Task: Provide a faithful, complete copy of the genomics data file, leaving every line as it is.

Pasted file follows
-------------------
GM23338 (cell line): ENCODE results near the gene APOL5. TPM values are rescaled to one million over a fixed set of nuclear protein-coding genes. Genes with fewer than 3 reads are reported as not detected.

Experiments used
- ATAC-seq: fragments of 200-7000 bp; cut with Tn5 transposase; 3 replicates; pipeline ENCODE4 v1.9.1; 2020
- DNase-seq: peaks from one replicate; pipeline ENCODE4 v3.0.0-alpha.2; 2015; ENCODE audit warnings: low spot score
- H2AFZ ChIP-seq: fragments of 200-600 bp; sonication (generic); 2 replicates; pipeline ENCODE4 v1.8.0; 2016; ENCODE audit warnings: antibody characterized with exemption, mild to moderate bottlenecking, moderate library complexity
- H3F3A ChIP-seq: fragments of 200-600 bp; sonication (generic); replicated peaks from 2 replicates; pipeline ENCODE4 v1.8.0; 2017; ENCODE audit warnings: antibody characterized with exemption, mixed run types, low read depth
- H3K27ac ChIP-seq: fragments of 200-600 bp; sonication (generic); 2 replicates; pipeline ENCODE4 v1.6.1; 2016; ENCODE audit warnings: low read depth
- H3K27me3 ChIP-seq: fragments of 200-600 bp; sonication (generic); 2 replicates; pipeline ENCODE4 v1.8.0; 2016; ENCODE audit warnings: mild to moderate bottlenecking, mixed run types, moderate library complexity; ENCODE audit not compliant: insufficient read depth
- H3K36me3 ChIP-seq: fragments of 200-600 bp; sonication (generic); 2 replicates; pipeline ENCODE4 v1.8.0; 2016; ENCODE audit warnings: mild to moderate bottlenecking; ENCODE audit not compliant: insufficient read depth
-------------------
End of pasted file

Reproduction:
GM23338 (cell line): ENCODE results near the gene APOL5. TPM values are rescaled to one million over a fixed set of nuclear protein-coding genes. Genes with fewer than 3 reads are reported as not detected.

Experiments used
- ATAC-seq: fragments of 200-7000 bp; cut with Tn5 transposase; 3 replicates; pipeline ENCODE4 v1.9.1; 2020
- DNase-seq: peaks from one replicate; pipeline ENCODE4 v3.0.0-alpha.2; 2015; ENCODE audit warnings: low spot score
- H2AFZ ChIP-seq: fragments of 200-600 bp; sonication (generic); 2 replicates; pipeline ENCODE4 v1.8.0; 2016; ENCODE audit warnings: antibody characterized with exemption, mild to moderate bottlenecking, moderate library complexity
- H3F3A ChIP-seq: fragments of 200-600 bp; sonication (generic); replicated peaks from 2 replicates; pipeline ENCODE4 v1.8.0; 2017; ENCODE audit warnings: antibody characterized with exemption, mixed run types, low read depth
- H3K27ac ChIP-seq: fragments of 200-600 bp; sonication (generic); 2 replicates; pipeline ENCODE4 v1.6.1; 2016; ENCODE audit warnings: low read depth
- H3K27me3 ChIP-seq: fragments of 200-600 bp; sonication (generic); 2 replicates; pipeline ENCODE4 v1.8.0; 2016; ENCODE audit warnings: mild to moderate bottlenecking, mixed run types, moderate library complexity; ENCODE audit not compliant: insufficient read depth
- H3K36me3 ChIP-seq: fragments of 200-600 bp; sonication (generic); 2 replicates; pipeline ENCODE4 v1.8.0; 2016; ENCODE audit warnings: mild to moderate bottlenecking; ENCODE audit not compliant: insufficient read depth